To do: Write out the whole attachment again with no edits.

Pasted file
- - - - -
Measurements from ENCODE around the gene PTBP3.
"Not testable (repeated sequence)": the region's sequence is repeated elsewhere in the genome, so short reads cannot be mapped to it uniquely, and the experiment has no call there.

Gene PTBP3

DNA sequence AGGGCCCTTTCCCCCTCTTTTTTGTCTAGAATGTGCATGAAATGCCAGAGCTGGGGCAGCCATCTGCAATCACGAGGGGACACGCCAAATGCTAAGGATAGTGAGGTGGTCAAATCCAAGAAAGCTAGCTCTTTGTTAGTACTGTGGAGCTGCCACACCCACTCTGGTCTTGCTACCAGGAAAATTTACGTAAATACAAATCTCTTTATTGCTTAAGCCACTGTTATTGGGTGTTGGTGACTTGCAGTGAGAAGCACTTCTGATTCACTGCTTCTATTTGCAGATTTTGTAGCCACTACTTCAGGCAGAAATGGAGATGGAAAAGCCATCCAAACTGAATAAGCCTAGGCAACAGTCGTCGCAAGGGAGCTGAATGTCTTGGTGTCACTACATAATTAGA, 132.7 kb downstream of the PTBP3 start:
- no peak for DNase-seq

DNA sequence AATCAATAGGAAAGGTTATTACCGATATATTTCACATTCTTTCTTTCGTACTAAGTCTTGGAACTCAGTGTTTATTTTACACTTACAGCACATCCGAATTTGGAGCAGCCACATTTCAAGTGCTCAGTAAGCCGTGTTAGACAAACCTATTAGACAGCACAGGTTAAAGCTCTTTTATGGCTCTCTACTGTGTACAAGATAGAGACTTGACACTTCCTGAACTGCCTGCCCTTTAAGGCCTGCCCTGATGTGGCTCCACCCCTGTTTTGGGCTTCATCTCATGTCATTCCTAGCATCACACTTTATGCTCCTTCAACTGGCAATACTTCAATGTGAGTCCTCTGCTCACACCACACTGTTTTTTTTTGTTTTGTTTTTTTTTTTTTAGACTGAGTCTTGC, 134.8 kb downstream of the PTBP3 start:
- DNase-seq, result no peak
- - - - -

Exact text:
Measurements from ENCODE around the gene PTBP3.
"Not testable (repeated sequence)": the region's sequence is repeated elsewhere in the genome, so short reads cannot be mapped to it uniquely, and the experiment has no call there.

Gene PTBP3

DNA sequence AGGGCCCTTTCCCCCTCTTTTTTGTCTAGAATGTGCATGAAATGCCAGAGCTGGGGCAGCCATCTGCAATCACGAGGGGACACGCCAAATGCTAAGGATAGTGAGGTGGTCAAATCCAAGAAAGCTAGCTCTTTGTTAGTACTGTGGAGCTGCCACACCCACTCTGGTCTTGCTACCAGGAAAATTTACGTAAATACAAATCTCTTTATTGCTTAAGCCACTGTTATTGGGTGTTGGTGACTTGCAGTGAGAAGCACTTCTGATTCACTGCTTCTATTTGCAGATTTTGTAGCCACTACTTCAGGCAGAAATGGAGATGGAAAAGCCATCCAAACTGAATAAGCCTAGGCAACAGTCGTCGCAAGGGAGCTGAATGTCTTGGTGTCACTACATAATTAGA, 132.7 kb downstream of the PTBP3 start:
- no peak for DNase-seq

DNA sequence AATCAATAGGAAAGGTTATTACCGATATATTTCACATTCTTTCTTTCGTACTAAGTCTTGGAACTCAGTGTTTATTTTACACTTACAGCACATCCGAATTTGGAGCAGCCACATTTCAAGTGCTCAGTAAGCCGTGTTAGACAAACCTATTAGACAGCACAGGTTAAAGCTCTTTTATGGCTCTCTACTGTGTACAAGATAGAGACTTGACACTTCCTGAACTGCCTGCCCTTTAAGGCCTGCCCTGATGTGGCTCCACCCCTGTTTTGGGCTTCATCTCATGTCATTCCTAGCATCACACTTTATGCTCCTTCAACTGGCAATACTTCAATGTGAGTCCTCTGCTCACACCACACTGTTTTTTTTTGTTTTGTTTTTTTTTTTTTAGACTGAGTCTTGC, 134.8 kb downstream of the PTBP3 start:
- DNase-seq, result no peak